By Matthew K. Roy
SALEM — It was the refrain of the song that welcomed a jubilant John Tierney to the stage last night inside the Hawthorne Hotel's grand ballroom in downtown Salem.
"Still the one."
And despite an aggressive challenge from Republican Bill Hudak and legal troubles for his wife that surfaced in the last month of the campaign, Tierney remains just that in the eyes of 6th District voters. With 86 percent of precincts reporting, the Salem Democrat won an eighth term with 58 percent of the vote to Hudak's 42 percent.
Tierney, 59, stepped to the podium, his wife, Patrice, by his side, and thanked his cheering friends, supporters and campaign staff.
"It was a very difficult year electorally across the board," he said. "You have put us on your shoulders and carried us across the finish line and, for that, we are forever grateful."
Tierney won Salem, Peabody, Beverly and Danvers. He struggled in the North Shore's smaller communities, losing Topsfield, Wenham, Hamilton and Boxford.
"I have to admit I was a little nervous," Salem Mayor Kim Driscoll said before Tierney took the stage. "It only makes the victory that much sweeter."
It was less than a month ago that Patrice Tierney pleaded guilty to four counts of aiding and abetting the filing of false federal tax returns. Federal authorities found that she was managing an account full of illegal gambling profits generated by her brother, Robert Eremian. Patrice Tierney faces sentencing in January.
The congressman was never implicated or investigated, and voters chose to stand behind him.
"Bill Hudak didn't realize that he was taking on the entire city of Salem and the entire North Shore when he decided to run against John Tierney," Driscoll said.
It's typically easier than yesterday was for Tierney.
After winning the 6th District seat in 1996, defeating Peter Torkildsen by 360 votes, he cruised to double-digit victories that, in recent elections, affirmed his popularity and strong hold on the seat.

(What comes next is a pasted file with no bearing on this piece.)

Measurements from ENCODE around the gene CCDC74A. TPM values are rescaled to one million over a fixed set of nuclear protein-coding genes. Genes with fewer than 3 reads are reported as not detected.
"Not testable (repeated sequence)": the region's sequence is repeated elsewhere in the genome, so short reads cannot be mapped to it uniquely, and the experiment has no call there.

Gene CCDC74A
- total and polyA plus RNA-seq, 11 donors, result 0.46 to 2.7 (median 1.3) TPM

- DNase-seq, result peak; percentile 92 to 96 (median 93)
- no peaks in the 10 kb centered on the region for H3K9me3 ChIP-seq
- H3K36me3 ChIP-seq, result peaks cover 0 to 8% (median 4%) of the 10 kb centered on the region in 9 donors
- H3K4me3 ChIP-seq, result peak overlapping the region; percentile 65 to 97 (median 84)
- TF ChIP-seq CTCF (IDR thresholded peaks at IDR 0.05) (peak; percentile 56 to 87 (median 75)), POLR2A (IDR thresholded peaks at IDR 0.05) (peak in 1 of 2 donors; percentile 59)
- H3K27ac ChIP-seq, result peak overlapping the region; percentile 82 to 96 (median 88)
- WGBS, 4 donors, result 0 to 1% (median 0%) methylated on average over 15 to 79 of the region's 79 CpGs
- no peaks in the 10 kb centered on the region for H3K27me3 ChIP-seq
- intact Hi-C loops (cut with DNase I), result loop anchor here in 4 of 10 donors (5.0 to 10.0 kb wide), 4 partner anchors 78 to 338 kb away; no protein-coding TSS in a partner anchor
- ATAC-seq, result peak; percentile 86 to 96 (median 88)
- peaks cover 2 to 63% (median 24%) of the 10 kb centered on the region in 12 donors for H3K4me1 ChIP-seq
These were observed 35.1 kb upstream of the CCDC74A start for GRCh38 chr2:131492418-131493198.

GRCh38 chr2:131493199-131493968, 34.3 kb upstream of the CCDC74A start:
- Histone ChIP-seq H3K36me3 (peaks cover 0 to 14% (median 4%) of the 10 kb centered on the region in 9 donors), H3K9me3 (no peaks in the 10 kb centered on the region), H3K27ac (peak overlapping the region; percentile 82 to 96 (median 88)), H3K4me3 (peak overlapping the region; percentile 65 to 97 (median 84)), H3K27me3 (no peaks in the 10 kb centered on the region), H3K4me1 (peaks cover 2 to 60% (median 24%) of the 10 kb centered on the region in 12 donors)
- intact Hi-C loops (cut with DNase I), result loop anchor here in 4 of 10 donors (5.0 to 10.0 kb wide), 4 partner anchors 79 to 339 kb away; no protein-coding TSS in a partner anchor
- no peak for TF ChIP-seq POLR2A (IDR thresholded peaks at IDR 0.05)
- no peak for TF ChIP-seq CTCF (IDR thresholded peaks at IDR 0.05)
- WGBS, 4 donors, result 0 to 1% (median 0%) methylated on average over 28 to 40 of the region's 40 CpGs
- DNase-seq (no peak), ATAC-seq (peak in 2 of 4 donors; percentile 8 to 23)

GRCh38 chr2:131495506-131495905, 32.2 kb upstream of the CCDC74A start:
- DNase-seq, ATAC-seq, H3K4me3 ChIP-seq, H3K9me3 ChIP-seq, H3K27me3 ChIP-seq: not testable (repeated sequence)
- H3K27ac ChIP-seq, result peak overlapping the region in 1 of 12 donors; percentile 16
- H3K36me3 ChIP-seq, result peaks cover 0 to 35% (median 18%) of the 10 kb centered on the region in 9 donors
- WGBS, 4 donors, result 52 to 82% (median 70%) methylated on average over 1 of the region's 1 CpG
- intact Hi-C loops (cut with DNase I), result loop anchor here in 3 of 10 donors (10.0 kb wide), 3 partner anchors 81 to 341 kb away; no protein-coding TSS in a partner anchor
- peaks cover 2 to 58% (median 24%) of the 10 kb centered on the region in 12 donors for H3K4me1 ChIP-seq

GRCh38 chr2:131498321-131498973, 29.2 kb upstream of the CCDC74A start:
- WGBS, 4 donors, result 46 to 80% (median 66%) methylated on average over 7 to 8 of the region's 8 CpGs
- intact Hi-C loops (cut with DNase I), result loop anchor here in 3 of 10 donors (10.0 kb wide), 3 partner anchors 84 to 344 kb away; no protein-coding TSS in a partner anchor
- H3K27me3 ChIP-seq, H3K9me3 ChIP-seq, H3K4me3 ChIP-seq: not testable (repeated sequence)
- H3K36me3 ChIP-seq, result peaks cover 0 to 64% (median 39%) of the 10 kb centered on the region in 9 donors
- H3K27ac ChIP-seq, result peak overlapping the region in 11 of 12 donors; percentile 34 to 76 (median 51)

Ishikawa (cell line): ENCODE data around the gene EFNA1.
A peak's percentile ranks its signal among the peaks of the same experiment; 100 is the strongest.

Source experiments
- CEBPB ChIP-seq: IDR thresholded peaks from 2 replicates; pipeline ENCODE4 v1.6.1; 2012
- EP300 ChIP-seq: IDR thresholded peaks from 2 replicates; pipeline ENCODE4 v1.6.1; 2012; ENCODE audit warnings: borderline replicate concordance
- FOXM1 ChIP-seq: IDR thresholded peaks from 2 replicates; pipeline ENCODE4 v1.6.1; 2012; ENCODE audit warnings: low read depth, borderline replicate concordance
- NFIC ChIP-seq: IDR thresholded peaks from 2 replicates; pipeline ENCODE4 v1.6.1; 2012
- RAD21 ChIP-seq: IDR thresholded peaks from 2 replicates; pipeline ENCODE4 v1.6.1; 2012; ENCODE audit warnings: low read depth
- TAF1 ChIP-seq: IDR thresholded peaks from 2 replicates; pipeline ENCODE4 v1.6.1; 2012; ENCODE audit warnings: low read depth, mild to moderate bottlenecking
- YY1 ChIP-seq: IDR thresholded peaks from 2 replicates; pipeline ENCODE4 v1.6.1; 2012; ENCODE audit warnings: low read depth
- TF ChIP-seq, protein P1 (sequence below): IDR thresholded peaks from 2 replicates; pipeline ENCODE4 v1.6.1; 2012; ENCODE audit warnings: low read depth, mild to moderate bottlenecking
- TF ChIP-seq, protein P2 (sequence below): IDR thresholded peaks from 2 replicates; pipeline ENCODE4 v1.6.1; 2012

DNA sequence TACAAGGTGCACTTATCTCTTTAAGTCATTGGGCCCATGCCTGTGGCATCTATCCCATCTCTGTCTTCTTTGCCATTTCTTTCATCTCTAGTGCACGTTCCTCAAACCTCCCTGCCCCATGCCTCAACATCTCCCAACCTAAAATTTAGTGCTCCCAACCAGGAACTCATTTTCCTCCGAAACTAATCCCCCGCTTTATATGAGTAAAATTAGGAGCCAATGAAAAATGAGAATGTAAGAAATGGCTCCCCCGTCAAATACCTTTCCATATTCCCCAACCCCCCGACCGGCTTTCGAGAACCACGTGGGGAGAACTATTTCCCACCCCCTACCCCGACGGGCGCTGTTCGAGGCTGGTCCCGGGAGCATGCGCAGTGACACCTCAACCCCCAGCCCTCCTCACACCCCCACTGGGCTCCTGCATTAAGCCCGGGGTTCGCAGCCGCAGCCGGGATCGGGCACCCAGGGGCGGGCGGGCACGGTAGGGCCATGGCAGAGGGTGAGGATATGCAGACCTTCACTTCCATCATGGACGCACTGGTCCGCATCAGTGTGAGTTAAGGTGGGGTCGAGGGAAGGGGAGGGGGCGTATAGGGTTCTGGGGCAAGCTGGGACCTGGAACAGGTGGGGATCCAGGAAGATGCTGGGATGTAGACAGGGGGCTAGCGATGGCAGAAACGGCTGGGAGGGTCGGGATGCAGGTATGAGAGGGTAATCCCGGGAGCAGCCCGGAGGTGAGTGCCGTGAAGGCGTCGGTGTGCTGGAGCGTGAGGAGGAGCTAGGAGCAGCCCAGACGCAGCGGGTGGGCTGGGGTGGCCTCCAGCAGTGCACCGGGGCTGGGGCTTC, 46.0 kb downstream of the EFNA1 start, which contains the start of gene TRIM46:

He won by 40 points in 2004 against Nahant lawyer Stephen O'Malley Jr. and again by 40 points in 2006 over retired airline pilot Rick Barton. The margin was similar two years ago, when he bested Richard Baker Jr. of West Newbury.
Hudak, however, was far more invested in the race than his recent Republican predecessors. His campaign began in August 2009, when he seized upon opposition to the health care reform law and organized a well-attended rally outside Tierney's Peabody Square office. Hudak stood on the roof of his Ford Expedition and challenged the congressman to hold a town hall meeting.
The Boxford lawyer then worked 15 hours a day trying to unseat Tierney. He committed $235,000 of his own money to his campaign and, based on recent filings, outspent his opponent. Hudak dropped $628,739 to Tierney's $611,739, according to the website OpenSecrets.org.
But the rookie candidate had his share of missteps. In the wake of Scott Brown's election, Hudak had to apologize to the senator-elect and retract a press release touting Brown's endorsement of him because it included comments that were not made or approved by Brown or his staff.
He couldn't shake a connection to "birthers" first highlighted in a 2008 article in a local weekly newspaper article that asserted Hudak thought then-candidate Barack Obama was born in Kenya. And Hudak faced intense criticism for a pre-election lawn sign in 2008 that showed Obama made to look like terrorist Osama bin Laden.
In the final weeks, the campaign took on a nasty tone with both candidates producing negative ads attacking each other. Hudak filed and then withdrew a libel lawsuit against Tierney.
Last night, Tierney did not want to reflect on the difficulties of the campaign.
"Let's talk about the election," he said. "The people in this district have known what kind of representation they've got for 14 years. They know it's been honest. They know it's been with integrity and they know it's been with a passion for the issues that matter to them."
Tierney promised to go back to Washington and fight for the middle class, for "Main Street."
"Boy is this sweet," Peabody Mayor Michael Bonfanti said to the crowd. "You know, together we can, and together we can put that tea party to bed."
"Coming into this election cycle, I think all of us were a little bit nervous," state Rep. John Keenan said. "There was a tremendous wave throughout the country of anti-incumbent attitudes, but it didn't reach Massachusetts."